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Rome Reports

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Jesuit Universities working with locals to promote democratic ideals

Members from these different schools recently gathered in Rome to discuss the situation of Democracy, Culture, and Catholicism in each of their countries.

Many of these Jesuit Universities deal with censorship and other threats to political and religious freedom.

Michael Schuck Director, Loyola University Joan & Bill Hank Center for the Catholic Intellectual Heritage "Indonesia is a particularly interesting case, at least for Catholicism because it represents only 3% of the population of Indonesia. So democracy and democratic freedoms are very important for that minority group.�

In the United States alone, there are 28 colleges that belong to the Jesuit Order. Many of them work with local communities in charity and different outreach programs.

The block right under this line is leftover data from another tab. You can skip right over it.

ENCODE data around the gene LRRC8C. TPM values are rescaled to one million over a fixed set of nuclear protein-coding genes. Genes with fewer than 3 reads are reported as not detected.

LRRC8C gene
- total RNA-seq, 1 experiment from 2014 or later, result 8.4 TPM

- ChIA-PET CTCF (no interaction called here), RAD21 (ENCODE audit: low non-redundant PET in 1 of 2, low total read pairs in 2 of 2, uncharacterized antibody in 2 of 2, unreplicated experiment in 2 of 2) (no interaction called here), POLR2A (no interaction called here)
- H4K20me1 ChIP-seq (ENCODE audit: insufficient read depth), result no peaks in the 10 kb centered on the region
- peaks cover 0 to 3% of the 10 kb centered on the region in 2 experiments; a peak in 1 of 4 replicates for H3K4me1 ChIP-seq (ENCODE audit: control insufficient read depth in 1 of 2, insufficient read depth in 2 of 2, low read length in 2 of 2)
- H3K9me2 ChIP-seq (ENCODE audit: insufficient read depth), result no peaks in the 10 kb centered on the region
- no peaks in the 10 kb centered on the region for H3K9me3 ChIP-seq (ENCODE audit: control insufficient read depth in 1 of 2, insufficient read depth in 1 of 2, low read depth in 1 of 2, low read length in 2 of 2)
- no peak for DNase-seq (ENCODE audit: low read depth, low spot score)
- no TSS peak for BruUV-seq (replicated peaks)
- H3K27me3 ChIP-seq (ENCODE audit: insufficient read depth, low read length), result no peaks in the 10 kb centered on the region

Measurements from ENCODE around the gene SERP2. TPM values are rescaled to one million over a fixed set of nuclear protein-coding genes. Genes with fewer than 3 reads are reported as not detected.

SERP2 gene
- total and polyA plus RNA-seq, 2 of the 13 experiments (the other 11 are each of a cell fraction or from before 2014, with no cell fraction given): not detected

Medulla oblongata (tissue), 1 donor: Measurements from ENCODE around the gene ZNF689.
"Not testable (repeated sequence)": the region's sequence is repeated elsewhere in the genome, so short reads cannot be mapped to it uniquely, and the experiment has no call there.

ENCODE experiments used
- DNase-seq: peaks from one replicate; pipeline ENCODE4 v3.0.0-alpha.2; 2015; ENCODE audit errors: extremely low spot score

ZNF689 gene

They note that one of the biggest problems in the US is number of people that are put in prison and trying to successfully introduce them back into society.

Prof. William O'Neal Santa Clara University (USA) "We have the largest rate of incarceration in the world. Over 2 million people are currently incarcerated and then when we disaggregate that for race and ethnicity, 1 in 10 Africa American males for instance between about 19 and 25 are in prison or fall under our correctional system.�

Professor O'Neal works with prisoners and victims of crime and when possible tries to get them together so that amends can be made.

Prof. William O'Neal Santa Clara University (USA) "Prisoners themselves were gathered together to recognize first they are responsible for what they have done, see what kind of reconciliation can be affected with victims where possible and a way of both acknowledging their guilt but also their fundamental humanity.�

These Jesuits each presented their work after a three year study of democratization and culture. Their hope is to offer a Catholic response to each of these different situations to find the best solution possible.

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